As a baby boy grows inside his mother's womb, his testicles typically form inside his abdomen and move down (descend) into the scrotum shortly before birth. But in some cases, that move or descent doesn't occur, and the baby is born with a condition known as undescended testicles (or cryptorchidism).
Cryptorchidism is the most common genital abnormality in boys, affecting approximately 30% of baby boys born prematurely and about 4% born at term.
In about half of the babies, the undescended testicles move down or descend on their own by the sixth month of life. If spontaneous descent doesn't happen by then, it's important to get treatment because testicles that remain undescended may be damaged, which could affect fertility later or lead to other medical problems.
Doctors usually diagnose cryptorchidism during a physical exam at birth or at a checkup shortly after. In 7 of 10 boys with an undescended testicle (or "testis"), it can be located or "palpated" on examination by the pediatric specialist.
In 3 of 10 boys, the testicle may not be in a location where it can be located or palpated, and may appear to be missing. In some of these cases, the testicle could be inside the abdomen. In some boys with a "non-palpable" testicle, however, the testicle may not be present because it was lost while the baby was inside the womb.
In some boys, the testicles (or "testes") may appear to be outside of the scrotum from time to time, which can raise the concern of an undescended testicle. Some of these boys may have the condition known as retractile testes. This is a normal condition in which the testes reside in the scrotum but on occasion temporarily retract or pull back up into the groin.
There is no need to treat a retractile testicle, since it is a normal condition, but it might require examination by a pediatric specialist to distinguish it from an undescended testicle.
If a baby's testicle has not descended on its own within the first 6 months of life, the boy should undergo evaluation by a pediatric specialist and treatment if the condition is confirmed. This usually involves surgically repositioning the testicle into the scrotum.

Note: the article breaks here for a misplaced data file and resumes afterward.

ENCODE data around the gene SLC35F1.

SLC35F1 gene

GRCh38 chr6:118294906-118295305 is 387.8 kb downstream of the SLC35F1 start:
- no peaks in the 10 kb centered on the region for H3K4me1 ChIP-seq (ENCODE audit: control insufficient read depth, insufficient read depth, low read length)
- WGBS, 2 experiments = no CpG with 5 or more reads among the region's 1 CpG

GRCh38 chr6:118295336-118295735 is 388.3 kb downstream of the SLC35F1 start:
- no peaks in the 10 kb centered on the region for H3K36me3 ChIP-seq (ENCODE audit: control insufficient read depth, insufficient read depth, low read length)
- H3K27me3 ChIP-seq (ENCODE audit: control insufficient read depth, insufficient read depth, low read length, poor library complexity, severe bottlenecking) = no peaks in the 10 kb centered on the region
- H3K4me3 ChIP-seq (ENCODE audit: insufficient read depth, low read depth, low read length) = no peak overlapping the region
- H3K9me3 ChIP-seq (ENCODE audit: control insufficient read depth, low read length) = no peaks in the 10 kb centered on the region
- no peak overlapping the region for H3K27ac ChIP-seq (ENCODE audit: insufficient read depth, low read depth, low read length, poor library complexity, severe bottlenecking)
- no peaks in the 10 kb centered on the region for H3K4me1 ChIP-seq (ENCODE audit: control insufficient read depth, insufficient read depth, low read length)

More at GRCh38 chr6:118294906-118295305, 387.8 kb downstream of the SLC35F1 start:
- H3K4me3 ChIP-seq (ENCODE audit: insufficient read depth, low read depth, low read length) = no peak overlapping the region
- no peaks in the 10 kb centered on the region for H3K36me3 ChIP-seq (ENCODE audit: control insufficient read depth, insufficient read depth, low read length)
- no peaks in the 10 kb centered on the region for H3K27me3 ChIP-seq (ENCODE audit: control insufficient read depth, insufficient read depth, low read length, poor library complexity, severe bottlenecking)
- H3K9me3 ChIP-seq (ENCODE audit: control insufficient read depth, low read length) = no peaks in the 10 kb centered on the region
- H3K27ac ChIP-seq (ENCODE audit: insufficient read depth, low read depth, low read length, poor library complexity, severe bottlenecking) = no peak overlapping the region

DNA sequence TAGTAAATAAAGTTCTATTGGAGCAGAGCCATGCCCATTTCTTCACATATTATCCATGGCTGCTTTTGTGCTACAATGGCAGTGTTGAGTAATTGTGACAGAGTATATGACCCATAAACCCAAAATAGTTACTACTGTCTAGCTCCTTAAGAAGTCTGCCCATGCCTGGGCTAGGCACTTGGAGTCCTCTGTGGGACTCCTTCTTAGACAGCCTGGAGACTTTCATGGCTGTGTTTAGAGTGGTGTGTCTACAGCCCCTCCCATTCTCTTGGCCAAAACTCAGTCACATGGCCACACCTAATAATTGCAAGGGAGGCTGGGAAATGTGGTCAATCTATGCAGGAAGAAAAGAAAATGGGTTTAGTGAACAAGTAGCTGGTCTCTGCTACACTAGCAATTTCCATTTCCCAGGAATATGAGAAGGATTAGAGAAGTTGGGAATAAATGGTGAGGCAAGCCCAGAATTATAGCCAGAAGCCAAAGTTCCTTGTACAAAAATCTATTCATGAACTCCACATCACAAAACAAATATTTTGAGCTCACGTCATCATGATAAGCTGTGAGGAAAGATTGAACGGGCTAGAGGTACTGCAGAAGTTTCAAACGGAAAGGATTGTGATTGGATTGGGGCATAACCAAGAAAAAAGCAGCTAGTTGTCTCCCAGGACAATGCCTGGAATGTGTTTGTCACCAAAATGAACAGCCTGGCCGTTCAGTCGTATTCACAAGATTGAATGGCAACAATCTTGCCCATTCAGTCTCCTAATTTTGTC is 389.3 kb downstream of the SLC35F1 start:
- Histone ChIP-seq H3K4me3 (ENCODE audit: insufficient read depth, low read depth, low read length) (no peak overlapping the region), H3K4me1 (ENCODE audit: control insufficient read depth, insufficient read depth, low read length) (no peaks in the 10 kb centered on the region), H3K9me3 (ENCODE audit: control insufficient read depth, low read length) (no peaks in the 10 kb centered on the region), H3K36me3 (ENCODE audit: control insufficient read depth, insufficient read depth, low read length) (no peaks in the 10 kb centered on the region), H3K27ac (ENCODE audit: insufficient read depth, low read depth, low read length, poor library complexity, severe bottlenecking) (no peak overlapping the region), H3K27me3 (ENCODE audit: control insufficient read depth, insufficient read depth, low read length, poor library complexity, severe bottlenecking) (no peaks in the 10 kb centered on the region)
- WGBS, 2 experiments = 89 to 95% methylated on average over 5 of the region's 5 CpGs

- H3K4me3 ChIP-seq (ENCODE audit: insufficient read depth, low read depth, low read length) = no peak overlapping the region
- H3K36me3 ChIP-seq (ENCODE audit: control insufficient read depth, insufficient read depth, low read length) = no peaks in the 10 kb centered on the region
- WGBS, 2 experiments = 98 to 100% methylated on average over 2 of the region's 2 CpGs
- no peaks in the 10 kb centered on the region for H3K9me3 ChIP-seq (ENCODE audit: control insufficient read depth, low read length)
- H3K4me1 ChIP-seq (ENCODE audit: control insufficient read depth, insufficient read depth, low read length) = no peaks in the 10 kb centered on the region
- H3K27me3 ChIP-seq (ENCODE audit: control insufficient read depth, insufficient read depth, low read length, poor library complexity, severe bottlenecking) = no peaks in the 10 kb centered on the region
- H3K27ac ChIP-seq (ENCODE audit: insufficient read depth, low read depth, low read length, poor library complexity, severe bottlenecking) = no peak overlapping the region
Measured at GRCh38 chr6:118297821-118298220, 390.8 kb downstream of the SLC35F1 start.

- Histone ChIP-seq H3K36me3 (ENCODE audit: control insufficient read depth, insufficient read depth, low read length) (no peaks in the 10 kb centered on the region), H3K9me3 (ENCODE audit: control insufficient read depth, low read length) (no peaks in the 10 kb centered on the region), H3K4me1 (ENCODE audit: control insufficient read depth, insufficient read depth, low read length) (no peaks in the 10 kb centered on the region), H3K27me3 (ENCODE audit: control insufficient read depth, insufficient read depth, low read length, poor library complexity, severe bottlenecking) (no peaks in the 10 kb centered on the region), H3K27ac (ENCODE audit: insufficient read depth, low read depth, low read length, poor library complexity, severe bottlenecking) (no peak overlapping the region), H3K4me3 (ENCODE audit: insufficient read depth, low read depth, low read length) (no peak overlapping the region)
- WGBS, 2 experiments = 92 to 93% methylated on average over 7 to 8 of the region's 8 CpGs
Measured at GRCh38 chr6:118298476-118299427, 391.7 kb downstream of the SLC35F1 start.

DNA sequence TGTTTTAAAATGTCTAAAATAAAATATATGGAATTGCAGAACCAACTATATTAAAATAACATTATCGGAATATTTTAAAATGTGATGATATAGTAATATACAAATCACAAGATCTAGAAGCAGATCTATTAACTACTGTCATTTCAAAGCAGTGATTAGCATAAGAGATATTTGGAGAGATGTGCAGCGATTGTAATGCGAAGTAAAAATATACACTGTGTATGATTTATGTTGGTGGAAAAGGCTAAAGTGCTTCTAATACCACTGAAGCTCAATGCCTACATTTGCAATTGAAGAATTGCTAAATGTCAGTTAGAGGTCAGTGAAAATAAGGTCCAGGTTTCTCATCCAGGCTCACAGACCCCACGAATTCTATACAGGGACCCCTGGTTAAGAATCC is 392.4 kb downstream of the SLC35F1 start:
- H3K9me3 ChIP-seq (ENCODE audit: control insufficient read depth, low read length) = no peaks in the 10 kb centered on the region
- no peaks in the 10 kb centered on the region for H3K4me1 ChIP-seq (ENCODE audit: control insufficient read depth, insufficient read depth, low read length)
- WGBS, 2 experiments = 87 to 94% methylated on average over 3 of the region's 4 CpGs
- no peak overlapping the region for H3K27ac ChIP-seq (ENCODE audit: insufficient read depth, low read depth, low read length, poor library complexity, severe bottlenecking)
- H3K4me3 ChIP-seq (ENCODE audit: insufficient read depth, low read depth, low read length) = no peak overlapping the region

Treatment is necessary for several reasons:
The higher temperature of the body may inhibit the normal development of the testicle, which could impair normal production of sperm in the undescended testicle in the future, which could lead to infertility.
The undescended testicle is at a greater risk to form a tumor than the normally descended testicle.
The undescended testicle may be more vulnerable to injury or testicular torsion.
An asymmetrical or empty scrotum may cause a child worry and embarrassment.
Sometimes boys with undescended testicles develop inguinal hernias.
If surgery is done, it's likely that doctors will perform an orchiopexy, in which a small cut is made in the groin and the testicle is brought down into the scrotum where it is fixed (or pexed) in place. Doctors typically do this on an outpatient basis, and most boys recover fully within a week.
Most doctors believe that boys who've had a single undescended testicle will have normal fertility potential and testicular function as adults, while those who've had two undescended testicles may be more likely to experience diminished fertility as adults.
It is recommended that all boys who've had undescended testicles undergo follow-up evaluations by a urologist for years after their corrective surgeries.
It is important for all boys — even those whose testicles have properly descended — to learn how to do a testicular self-exam when they are teenagers so that they can detect any lumps or bumps that might be early signs of medical problems.